In light of the recent news of Microsoft’s ‘secret’ internal database breach, Dmitri Alperovitch, CTO & Co-founder at CrowdStrike commented below how this is a serious threat with multi-dimensional consequences for anyone using Microsoft products.
Dmitri Alperovitch, CTO & Co-founder at CrowdStrike:
“The compromise of Microsoft’s database highlights that everyone is vulnerable to sophisticated intrusions. From the adversary perspective, having access to critical and unfixed vulnerabilities is the “holy grail.” We may be seeing the ripple effects of this hack for some time and many businesses may end up suffering stealthy compromises. The key question to answer is how long they may have had access and what entry points were established during that time. For example, are there signs of credential theft or other activities that would indicate an escalating compromise.”
Josh Mayfield, Director at FireMon:
What could a malicious actor gain from accessing these databases?
At first blush, it may not seem that there is much to worry about with attackers scooping up the details of Microsoft’s vulnerabilities. After all, Microsoft searched and did not find the vulnerabilities being exploited. However, though MSFT found no evidence, it would be erroneous to confuse ‘absence of evidence’ with ‘evidence of absence’. There may not be any clear evidence that Microsoft’s vulnerabilities are being used in cyberattacks, but the breach indicates that bad actors are aiming for a head start.
If I can gain access to the entire repository of vulnerabilities, I have invaluable knowledge to use for exploits. Unlike many companies, attackers have a healthy appreciation of human psychology – they can put themselves in the shoes of Microsoft and its billions of users. Having this awareness gives an attacker the wherewithal to discover the highest probabilities of success.
Secondly, having access to the MSFT database gives the cybercriminal a taxonomy and classification with details of how these vulnerabilities are grouped. Knowing this, additional vulnerabilities are more adjacent without Microsoft’s knowledge. It is like knowing the tendencies of a competitor; this detail about their predisposition gives you a reasonable idea of what will hurt the most.
Lastly, the bug fix database also contained a schedule. This allows an attacker to observe Microsoft’s priorities and the details of how they will patch the issue. Think about it…if I know what you know and I know how you plan to fix it, I have an extraordinary number of attributes to better equip me to beat you in the real-world. Each of these characteristics serve as decision support for the cybercriminal.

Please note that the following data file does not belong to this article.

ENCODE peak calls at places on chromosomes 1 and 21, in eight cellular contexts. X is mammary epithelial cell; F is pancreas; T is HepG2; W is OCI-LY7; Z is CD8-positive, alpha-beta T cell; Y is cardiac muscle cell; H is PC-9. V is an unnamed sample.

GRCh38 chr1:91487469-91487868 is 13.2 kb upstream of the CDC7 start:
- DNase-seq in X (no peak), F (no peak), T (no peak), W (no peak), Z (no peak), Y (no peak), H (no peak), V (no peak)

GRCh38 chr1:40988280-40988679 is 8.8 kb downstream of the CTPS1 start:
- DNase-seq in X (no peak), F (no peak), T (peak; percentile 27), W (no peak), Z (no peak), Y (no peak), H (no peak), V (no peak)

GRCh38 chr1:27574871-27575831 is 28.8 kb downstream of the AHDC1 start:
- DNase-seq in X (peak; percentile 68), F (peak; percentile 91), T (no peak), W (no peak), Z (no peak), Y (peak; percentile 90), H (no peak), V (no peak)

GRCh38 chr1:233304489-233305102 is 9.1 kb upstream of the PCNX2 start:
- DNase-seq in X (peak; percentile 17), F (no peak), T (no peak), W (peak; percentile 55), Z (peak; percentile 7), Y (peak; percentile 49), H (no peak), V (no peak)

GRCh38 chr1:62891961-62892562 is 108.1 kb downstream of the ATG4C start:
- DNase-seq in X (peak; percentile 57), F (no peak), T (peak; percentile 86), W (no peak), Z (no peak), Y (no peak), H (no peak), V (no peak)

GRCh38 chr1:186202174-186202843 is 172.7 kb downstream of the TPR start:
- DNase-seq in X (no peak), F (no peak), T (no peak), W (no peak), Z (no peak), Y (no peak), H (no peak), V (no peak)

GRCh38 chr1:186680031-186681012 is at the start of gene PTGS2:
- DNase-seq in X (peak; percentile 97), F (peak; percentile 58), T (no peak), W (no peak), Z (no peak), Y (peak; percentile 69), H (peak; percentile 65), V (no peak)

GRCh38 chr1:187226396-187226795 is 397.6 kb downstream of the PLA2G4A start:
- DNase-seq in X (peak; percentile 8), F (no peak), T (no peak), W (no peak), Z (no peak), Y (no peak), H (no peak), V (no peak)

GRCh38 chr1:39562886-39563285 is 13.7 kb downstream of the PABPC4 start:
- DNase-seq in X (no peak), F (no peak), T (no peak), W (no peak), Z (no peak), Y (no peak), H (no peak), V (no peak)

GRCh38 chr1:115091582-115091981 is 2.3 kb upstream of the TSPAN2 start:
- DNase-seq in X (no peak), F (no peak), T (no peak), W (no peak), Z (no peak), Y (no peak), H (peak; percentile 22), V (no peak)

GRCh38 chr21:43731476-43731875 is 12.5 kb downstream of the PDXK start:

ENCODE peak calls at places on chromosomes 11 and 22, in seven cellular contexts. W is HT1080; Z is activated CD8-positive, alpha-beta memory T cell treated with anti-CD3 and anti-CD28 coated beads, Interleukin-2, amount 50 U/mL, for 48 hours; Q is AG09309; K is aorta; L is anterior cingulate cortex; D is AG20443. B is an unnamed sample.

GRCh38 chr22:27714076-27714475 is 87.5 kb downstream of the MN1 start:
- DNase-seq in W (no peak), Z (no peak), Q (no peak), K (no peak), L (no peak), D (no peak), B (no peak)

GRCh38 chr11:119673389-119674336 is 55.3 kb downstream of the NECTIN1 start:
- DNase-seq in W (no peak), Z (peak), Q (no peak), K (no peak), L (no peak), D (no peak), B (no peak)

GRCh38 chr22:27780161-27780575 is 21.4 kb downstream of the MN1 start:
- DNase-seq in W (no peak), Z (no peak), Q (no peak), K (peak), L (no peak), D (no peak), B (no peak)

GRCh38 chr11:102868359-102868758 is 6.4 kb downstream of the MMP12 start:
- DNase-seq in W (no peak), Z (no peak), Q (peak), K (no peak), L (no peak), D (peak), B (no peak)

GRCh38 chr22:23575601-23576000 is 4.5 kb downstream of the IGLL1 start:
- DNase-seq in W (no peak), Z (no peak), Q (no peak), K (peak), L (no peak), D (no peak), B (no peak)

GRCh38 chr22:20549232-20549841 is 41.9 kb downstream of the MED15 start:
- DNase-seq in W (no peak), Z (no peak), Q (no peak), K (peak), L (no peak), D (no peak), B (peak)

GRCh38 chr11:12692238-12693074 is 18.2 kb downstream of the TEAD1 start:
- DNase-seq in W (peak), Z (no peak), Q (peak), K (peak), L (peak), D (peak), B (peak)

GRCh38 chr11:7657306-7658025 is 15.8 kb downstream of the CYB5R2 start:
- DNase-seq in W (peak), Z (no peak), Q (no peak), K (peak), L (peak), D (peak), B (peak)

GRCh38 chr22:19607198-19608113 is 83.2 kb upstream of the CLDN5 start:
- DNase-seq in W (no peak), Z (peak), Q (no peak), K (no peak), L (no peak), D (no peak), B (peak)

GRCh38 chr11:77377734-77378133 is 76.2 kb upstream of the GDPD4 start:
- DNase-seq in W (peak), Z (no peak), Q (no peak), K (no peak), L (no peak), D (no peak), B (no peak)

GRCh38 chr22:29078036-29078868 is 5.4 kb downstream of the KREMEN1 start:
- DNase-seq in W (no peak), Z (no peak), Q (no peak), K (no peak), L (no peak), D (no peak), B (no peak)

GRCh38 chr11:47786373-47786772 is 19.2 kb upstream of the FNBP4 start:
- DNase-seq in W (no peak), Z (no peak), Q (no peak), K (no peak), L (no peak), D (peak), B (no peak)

Is it responsible of Microsoft not to tell their customers or the public that they’ve been hacked in this way?
In short, yes. When an automobile or toy manufacturer discovers something that could harm their customers, they have an ethical responsibility to inform those in danger. Microsoft has learned its lesson and will better inform the market when breaches like this happen.
Currently, the US House of Representatives are debating new legislation on the precise requirements for reporting data breaches. There is much left to be seen, but these steps could give companies valuable face-saving opportunities when, not if, they experience a data breach.
How could Microsoft have prevented this breach?
Primarily, organisations as large and complex as Microsoft must automate their security policy controls. Assets continue to move and computing functions are dynamic. Without an automated and portable policy, organisations will continue to leave their most valuable assets open to breach.
Policies should automatically adapt and migrate with any asset as it moves. This form of embedded policy allows for instantaneous security without the time-consuming duty of policy design and implementation.
Secondly, organisations like Microsoft have the opportunity to hunt for such threats – locating the digital residue in the wake of malicious actors. This, too, can be an automated function; using analysis to uncover the commonly used activities to reveal data staging and exfiltration.
Lee Munson, Security Researcher at Comparitech.com:
“Shock. Horror. Microsoft may have suffered a breach in 2013 and not told anyone about it.
With data breaches now appearing to be an almost daily occurrence, it would not surprise me if the tech giant had become a victim at some point… but context is everything.
If the reports are true, Microsoft not only detected the breach – something many victims remain blissfully unaware of for many years – but also investigated the potential consequences and mitigated all risks, leading to no known live attacks ever occurring.
It could be argued that an alleged breach of its vulnerability database is news worth sharing, though I suspect in this case that keeping a lid on it was probably a better option than telling the hacking community it could be a potential open season for them in terms of potential new attack vectors.
That said, the world has moved on in the last four years, especially in light of the NSA-developed EternalBlue exploit being leaked and so, if such an event were to happen now, an altogether different approach to incident response and disclosure may be more appropriate.”